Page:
TORONTO — Some major corporations are putting their Hockey Canada sponsorships on ice.
Scotiabank said Tuesday the pause will last until it's confident the right steps are taken to improve the culture within the sport.
Retail giant Canadian Tire and telecommunications company Telus followed suit later in the day, with both withdrawing support from the upcoming world junior hockey championship.
The developments come after the federal government froze public funding to the national federation last week in response to its handling of an alleged sexual assault and out-of-court settlement.
Hockey Canada quietly settled a lawsuit last month after a woman claimed she was assaulted by members of the country's 2018 gold-medal winning world junior hockey team at a gala and golf function four years ago in London, Ont.
None of the allegations have been proven in court.
Hockey Canada executives were grilled by legislators on Parliament Hill last week during a Standing Committee on Canadian Heritage meeting looking into the matter.
"Like so many of you, I was appalled by the recent reports of alleged assault involving younger ambassadors of Canada's game," Scotiabank president and CEO Brian J. Porter wrote in an open letter. "We believe we have a responsibility as hockey lovers and sponsors to contribute to positive change in the sport.
"We are committed to ensuring that hockey is safe, inclusive and accessible."
Porter said planned Scotiabank marketing and events at the pandemic-delayed 2022 world juniors in August will be cancelled, with the investments redirected into other programs, including one that aims to help eliminate financial barriers for young people in the game, and the women's world championship.
Canadian Tire said in an emailed statement that the company is "deeply disappointed in Hockey Canada’s lack of transparency and accountability around the assault allegations."
In addition to withdrawing support from the world junior championship, Canadian Tire said it's "re-evaluating its relationship with Hockey Canada."
Canadian Tire is listed as an international marketing partner on Hockey Canada's website and sells a wide range of Team Canada-branded merchandise.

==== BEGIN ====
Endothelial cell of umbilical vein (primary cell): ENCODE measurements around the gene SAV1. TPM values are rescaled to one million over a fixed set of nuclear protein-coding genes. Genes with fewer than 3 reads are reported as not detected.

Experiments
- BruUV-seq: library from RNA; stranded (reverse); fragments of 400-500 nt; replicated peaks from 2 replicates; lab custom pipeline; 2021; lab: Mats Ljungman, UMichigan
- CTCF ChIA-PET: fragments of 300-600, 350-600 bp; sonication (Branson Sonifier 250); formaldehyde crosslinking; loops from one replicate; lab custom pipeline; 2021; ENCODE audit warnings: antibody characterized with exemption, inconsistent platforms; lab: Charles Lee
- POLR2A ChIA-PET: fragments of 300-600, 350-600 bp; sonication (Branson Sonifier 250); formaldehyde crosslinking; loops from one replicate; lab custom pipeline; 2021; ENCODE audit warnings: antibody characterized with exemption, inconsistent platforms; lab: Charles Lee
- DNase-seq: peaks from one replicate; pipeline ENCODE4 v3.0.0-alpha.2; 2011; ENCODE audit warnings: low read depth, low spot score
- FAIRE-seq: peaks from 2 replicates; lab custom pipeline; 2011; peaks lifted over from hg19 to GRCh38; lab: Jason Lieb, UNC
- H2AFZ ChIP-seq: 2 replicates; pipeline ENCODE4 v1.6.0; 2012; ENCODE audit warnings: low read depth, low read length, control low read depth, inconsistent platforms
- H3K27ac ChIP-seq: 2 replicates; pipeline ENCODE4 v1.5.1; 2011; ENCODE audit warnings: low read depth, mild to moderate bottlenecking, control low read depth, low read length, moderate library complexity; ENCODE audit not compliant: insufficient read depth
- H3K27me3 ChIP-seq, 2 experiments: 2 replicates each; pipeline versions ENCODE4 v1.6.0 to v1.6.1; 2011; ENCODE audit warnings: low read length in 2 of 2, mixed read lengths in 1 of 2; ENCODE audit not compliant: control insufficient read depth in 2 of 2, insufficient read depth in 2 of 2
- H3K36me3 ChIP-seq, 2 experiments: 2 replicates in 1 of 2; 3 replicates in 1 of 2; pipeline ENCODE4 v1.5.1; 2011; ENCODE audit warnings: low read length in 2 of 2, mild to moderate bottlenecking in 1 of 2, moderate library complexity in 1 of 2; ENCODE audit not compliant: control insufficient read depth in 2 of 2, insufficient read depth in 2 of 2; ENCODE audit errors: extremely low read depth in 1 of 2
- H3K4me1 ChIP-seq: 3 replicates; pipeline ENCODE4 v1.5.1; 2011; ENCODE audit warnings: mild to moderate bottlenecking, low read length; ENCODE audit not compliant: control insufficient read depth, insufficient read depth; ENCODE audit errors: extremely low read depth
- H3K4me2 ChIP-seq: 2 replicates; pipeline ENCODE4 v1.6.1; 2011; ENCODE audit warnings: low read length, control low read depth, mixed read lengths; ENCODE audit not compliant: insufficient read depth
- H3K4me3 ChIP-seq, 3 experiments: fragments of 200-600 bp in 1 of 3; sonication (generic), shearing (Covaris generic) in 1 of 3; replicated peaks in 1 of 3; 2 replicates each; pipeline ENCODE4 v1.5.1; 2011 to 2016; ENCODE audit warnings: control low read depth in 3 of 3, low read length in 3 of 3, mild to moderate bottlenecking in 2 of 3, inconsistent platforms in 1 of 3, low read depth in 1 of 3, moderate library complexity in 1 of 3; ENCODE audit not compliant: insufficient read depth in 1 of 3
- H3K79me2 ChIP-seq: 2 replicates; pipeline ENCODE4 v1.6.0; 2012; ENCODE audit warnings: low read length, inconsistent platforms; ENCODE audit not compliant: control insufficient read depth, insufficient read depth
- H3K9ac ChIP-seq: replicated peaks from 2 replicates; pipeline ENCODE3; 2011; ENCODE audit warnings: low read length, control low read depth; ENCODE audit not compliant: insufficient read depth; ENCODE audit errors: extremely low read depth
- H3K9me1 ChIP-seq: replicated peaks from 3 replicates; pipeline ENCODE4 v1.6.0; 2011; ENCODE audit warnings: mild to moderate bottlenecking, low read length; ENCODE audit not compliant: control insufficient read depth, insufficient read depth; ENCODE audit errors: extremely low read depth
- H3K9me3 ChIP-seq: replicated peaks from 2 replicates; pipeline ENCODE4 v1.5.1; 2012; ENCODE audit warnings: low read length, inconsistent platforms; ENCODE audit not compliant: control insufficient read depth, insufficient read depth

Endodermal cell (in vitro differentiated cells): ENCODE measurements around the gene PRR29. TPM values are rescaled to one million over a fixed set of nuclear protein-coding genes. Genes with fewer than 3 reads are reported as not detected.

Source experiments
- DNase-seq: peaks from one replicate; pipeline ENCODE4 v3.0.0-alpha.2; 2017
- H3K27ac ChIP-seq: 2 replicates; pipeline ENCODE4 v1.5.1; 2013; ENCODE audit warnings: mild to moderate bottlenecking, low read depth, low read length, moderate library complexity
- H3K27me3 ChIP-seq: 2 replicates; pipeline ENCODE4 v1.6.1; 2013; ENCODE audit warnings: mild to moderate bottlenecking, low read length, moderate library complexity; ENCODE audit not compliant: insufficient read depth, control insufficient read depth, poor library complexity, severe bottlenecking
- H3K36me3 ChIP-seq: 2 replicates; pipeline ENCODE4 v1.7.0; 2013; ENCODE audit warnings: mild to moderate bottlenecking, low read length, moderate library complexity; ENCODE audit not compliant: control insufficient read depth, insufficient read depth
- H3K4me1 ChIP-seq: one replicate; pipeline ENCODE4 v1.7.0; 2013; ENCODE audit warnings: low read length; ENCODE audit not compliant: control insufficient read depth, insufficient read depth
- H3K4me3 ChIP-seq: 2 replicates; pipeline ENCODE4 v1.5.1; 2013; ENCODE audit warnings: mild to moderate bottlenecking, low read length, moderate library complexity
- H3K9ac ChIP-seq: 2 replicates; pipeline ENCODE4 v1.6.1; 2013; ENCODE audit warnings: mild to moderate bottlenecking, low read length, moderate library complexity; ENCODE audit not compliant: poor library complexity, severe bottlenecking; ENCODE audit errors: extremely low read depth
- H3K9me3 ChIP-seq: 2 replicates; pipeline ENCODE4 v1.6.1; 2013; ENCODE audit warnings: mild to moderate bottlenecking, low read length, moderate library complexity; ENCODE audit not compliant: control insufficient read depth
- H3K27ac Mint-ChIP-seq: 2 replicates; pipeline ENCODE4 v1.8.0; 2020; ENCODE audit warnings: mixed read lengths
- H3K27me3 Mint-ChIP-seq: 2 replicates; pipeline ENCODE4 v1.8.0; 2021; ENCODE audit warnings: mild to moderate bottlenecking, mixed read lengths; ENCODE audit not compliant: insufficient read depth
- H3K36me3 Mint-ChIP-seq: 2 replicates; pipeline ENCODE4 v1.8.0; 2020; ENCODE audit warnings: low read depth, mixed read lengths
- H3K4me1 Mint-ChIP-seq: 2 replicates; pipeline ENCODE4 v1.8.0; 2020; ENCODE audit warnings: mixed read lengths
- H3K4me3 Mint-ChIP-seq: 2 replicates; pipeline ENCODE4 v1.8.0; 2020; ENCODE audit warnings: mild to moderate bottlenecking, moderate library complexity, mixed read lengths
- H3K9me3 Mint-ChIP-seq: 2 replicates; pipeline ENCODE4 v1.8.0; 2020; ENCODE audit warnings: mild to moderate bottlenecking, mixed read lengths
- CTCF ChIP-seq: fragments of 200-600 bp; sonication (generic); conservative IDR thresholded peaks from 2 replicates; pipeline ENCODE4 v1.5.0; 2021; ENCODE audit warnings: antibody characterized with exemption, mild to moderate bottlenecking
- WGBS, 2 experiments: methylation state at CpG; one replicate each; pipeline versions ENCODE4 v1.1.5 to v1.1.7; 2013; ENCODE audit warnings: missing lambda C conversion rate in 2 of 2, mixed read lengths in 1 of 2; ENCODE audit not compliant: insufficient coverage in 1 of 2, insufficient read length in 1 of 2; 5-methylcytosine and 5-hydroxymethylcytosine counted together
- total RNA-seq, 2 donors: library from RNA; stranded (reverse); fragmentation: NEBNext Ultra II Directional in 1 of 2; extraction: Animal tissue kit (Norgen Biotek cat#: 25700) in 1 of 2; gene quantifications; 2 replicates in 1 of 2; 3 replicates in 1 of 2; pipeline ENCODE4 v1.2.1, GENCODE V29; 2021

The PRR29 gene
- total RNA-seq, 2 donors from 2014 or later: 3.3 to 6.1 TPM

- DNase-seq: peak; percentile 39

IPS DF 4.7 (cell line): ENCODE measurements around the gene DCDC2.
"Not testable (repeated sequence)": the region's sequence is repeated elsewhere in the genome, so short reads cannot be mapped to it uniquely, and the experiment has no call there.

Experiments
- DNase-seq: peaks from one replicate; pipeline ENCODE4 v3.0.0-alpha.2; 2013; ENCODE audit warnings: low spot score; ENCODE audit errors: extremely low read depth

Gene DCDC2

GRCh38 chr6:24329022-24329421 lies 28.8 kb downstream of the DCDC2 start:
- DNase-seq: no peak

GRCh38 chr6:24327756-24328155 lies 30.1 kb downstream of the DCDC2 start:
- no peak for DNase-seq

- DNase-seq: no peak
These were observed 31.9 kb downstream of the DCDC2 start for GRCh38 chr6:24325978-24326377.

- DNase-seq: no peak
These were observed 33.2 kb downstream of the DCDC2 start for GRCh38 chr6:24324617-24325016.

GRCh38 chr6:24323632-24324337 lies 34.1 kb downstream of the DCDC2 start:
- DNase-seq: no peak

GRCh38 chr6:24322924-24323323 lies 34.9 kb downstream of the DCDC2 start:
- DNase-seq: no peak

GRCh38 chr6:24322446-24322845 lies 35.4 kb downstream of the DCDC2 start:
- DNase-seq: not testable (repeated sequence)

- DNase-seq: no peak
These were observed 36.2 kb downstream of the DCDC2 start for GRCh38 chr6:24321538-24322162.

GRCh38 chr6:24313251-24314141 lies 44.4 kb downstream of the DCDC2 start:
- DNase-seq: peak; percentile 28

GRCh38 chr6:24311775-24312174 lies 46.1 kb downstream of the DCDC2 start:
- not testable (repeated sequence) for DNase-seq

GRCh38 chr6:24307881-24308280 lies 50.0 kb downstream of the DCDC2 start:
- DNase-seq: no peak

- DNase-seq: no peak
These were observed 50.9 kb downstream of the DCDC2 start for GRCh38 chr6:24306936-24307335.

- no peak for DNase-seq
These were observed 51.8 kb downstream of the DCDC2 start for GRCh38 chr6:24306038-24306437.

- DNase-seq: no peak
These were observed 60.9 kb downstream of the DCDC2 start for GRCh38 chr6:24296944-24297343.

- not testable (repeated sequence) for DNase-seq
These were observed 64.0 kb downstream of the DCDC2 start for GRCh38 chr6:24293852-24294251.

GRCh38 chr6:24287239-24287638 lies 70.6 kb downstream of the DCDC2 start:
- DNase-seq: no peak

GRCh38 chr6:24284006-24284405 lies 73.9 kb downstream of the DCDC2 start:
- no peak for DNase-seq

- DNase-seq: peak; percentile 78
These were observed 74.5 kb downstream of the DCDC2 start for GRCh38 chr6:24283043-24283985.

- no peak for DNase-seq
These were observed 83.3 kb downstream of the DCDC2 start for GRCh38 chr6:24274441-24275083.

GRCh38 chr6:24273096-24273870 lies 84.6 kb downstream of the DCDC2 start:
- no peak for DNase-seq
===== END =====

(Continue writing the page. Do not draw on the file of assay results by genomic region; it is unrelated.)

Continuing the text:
"We are calling on Hockey Canada to do better and live up to their commitment to change the systemic culture of silence in our nation’s sport, and push to make it more inclusive and safe for all," the retailer said.
Telus is redirecting money from its sponsorship of Hockey Canada and the world juniors to Canadian organizations that support women affected by sexual violence.
"We are appalled by the recent reports of assault involving members of the 2018 world junior championship team," the company said in a statement.
Telus said it would continue to support women's events and programs supporting youth in hockey.
"Our values and our commitment to creating globally recognized respectful and safe workplaces extends to all of our partners, and we are engaged with Hockey Canada to understand what specific changes are being made within their organization to drive positive cultural change and create a safe, inclusive hockey experience for all," Telus said.
Business development and partnerships have previously made up 43 per cent of Hockey Canada's coffers, according to the organization's numbers, ahead of funding agencies (14 per cent), insurance premiums (13 per cent), interest revenue (10 per cent) and the taxpayer funds (six per cent).
Scotiabank said it's making a donation to the Canadian Women's Foundation, which supports victims of gender-based violence. It also expects Hockey Canada to fully co-operate with the federal government's audit and ensure the company's funding was used as intended.
The Canadian Press reached out to some of Hockey Canada's other major corporate partners — including Esso, Nike and Tim Hortons — seeking comment on Scotiabank's decision to temporarily pull its funding plug.
Esso said in a statement it is "concerned by the recent allegations."
"We are paying close attention to this issue as it develops, and have communicated our expectations to Hockey Canada that concrete steps must be taken immediately to address safety issues and ensure swift culture change," spokeswoman Keri Scobie wrote in an email.